a Pecan Shell
was originally named Middletown since it was halfway between
Middletown had its own post office as early as 1855, however,
as with many towns named after equidistant geography, someone had
used the name before them. To avoid confusion they went with the
anglicized spelling of the Huisache tree.
local legend, the name stuck in the craw of many Middletowners and
the town's main street was called Weesatche to the South and Middletown
on the North.
former Weesatche Post Office Building
During the Civil
War the post office was closed and during reconstruction Weesatche
served as a base for a group of vigilantes known as "Regulators".
The town only had 100 people in the 1880s; but it had a full complement
of tradesmen, merchants and of course, a saloon.
The Reverend Theodore Ander of Ander,
Texas became pastor of the Lutheran Church in 1891.
Dance Hall is still open for occasional dances as posted by the
sign out front.
Downtown Weesatche consists of many vacant buildings that resemble
a movie set. Only upon close examination can one tell that they
really are aged structures and not simply props made to resemble
consolidation with the Goliad
ISD resulted in the several area schools being closed and the population
has rebounded somewhat from it's low of 140 people in the 1940s.
| Weesatche School,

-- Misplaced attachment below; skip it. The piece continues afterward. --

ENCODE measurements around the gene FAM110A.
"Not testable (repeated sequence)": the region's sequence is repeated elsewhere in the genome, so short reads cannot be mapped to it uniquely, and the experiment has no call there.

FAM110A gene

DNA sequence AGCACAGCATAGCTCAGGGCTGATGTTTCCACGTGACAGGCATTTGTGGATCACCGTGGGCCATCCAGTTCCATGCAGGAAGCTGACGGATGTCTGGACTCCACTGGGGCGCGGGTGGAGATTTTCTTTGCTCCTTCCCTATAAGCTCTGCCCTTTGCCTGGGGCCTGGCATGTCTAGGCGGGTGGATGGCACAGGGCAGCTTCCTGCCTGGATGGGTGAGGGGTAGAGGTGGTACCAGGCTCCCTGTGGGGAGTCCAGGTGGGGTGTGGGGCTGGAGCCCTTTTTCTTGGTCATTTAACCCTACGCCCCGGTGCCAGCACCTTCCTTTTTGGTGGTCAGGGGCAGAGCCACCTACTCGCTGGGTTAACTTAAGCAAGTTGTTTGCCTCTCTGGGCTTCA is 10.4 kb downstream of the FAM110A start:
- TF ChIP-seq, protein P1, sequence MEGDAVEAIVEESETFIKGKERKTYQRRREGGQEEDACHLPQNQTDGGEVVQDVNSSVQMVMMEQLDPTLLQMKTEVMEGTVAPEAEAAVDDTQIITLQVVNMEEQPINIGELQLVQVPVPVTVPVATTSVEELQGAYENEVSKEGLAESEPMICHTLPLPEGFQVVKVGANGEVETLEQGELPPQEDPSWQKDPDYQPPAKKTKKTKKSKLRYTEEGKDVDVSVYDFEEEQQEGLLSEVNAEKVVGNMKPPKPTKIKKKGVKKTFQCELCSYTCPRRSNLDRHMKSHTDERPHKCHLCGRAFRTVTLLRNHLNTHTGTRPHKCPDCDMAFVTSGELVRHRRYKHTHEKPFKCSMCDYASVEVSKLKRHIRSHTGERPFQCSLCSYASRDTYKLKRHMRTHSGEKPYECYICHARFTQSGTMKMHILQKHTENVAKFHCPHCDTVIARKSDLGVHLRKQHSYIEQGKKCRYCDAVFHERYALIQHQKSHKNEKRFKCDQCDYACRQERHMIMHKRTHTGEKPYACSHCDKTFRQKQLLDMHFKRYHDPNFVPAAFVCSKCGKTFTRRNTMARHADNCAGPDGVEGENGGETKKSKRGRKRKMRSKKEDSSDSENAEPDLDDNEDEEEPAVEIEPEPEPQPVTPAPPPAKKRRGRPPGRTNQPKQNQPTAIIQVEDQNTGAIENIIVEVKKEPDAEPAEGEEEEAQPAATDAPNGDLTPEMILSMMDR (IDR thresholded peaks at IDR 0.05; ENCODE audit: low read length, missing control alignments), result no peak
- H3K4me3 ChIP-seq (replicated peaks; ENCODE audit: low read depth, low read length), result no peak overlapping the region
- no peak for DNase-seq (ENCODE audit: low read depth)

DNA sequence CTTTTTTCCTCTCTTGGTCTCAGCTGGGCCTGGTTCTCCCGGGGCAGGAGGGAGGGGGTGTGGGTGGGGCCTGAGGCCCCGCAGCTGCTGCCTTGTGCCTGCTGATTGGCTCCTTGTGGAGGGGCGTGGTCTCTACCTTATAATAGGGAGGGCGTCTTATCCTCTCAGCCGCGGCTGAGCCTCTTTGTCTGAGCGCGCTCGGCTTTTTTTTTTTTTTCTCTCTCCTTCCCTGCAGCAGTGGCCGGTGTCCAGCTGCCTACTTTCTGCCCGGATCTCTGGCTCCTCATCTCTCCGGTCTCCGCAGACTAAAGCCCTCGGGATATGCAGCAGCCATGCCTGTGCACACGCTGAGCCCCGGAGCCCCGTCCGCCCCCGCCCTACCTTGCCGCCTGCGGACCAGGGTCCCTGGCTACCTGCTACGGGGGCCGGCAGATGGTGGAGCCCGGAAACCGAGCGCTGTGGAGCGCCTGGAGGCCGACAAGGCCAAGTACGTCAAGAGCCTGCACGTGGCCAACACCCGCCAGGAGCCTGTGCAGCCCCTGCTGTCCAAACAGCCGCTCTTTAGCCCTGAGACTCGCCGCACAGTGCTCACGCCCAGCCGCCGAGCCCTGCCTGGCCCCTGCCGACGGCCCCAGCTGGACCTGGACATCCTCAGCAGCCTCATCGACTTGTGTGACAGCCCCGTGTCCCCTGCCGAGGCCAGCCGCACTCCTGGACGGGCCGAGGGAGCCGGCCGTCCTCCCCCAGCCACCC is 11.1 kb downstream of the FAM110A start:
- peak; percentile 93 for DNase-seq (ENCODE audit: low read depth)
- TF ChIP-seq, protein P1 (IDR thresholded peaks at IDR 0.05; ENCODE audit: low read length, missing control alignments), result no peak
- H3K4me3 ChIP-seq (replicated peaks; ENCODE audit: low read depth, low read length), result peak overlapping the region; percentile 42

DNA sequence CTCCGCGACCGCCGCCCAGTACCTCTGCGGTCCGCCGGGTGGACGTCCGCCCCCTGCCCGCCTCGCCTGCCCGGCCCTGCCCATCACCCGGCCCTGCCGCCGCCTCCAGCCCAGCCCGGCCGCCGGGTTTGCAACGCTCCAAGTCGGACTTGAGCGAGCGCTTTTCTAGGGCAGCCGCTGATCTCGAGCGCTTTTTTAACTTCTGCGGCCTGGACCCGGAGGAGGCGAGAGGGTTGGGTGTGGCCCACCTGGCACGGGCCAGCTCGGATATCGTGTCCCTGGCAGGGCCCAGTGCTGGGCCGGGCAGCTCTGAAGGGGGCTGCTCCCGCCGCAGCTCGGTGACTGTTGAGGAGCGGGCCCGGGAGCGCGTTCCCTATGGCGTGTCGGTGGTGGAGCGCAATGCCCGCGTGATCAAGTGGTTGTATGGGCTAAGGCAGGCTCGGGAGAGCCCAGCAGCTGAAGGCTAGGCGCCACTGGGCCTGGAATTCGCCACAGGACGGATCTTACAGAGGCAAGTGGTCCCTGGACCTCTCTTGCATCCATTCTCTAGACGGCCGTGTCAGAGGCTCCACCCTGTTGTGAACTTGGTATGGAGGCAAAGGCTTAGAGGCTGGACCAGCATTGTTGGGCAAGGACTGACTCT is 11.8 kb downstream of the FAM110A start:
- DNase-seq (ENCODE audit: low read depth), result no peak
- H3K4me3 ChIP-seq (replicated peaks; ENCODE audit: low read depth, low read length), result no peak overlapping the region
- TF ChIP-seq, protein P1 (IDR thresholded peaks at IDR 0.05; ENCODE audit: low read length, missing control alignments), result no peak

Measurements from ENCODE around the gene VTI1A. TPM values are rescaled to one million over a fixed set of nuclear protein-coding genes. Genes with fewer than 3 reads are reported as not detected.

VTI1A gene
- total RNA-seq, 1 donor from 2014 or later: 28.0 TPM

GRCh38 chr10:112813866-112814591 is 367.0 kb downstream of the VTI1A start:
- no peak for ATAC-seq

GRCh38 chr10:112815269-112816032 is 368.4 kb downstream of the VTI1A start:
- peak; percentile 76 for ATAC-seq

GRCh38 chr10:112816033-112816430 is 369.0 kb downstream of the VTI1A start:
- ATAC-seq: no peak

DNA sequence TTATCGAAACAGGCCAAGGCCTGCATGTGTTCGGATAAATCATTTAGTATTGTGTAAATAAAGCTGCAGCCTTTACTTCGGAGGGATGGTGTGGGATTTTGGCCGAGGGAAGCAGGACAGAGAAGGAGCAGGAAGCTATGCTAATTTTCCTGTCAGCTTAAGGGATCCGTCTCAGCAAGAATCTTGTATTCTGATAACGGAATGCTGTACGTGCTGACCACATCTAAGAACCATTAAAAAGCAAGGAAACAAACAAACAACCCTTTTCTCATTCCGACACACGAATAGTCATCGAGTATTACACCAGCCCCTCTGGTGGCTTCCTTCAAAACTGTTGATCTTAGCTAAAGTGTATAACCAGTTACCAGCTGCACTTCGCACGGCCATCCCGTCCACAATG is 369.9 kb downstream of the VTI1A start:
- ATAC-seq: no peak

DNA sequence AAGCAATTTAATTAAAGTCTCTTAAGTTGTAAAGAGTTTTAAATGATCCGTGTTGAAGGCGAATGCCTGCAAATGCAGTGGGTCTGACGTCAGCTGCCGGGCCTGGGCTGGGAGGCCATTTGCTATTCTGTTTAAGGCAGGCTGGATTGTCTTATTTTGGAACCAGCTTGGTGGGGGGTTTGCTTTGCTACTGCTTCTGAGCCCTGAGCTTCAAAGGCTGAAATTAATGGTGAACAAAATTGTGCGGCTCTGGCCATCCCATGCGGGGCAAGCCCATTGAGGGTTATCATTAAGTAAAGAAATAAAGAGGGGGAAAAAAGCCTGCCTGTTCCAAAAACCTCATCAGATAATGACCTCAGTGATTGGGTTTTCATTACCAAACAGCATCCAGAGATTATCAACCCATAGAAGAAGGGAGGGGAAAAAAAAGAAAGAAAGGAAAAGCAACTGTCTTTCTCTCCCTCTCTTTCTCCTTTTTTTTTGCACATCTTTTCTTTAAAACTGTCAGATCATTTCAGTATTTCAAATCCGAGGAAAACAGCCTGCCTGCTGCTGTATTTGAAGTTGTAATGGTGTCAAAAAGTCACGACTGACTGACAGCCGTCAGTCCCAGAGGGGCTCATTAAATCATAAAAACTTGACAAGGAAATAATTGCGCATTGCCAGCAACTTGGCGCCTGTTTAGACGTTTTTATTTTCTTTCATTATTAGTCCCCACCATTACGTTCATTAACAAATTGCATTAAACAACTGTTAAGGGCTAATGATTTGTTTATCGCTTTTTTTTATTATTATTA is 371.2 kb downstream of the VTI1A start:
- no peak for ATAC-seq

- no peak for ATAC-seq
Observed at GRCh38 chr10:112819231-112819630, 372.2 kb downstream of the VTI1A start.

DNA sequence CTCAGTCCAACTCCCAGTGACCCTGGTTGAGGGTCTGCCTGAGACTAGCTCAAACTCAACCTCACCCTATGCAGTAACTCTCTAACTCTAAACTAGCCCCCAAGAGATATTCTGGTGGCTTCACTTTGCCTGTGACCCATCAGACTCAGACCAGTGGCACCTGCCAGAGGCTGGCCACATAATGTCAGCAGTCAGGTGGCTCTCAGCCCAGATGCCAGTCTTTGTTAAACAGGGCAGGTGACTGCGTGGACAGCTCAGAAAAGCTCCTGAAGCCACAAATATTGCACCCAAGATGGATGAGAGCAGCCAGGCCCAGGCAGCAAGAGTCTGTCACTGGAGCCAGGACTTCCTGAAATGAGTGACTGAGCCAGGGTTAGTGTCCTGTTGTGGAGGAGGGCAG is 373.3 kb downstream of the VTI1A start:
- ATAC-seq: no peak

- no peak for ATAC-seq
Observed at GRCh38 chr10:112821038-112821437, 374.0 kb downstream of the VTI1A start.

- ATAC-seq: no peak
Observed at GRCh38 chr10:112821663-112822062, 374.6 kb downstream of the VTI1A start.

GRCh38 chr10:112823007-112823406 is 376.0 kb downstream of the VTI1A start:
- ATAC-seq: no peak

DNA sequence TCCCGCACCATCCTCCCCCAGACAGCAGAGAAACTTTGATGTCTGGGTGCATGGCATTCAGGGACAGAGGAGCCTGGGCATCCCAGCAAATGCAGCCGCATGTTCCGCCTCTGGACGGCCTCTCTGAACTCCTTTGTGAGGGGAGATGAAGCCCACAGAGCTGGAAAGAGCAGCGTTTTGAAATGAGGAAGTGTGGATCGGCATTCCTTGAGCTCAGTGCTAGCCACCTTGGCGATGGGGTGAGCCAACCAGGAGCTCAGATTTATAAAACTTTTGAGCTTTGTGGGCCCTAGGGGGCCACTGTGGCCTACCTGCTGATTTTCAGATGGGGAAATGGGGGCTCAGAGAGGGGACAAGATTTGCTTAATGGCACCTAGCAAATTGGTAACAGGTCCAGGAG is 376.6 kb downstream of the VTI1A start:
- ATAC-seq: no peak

Dist. No. 12
1930s or 40s
courtesy Stacey Golenski
Weesatche School photo
The two teachers in this photo are Chester A. Braun on the far left
and Dorothy Arnold on the right. This photo is not dated, but C.A.
Braun is my grandfather. He was born in 1916 so my best guess would
be late 1930s or early 1940s. - Stacey Golenski, July 16, 2020
former grocery store in Weesatche
lived in Weesatche until age 15. We then moved to Houston. I remember
the Meyer house in downtown Weesatche across the street from the Weesatche
Cafe and Saloon. ... I really hated to watch the house go to ruins,
and then finally be torn down. ... . I think that would be the house
that is of most interest to the people who knew Weesatche from years
back. Thanks, Barbara Boehl Bryson, Hockley, Texas - 28/Jan/2002
Courtesy Texas General Land Office
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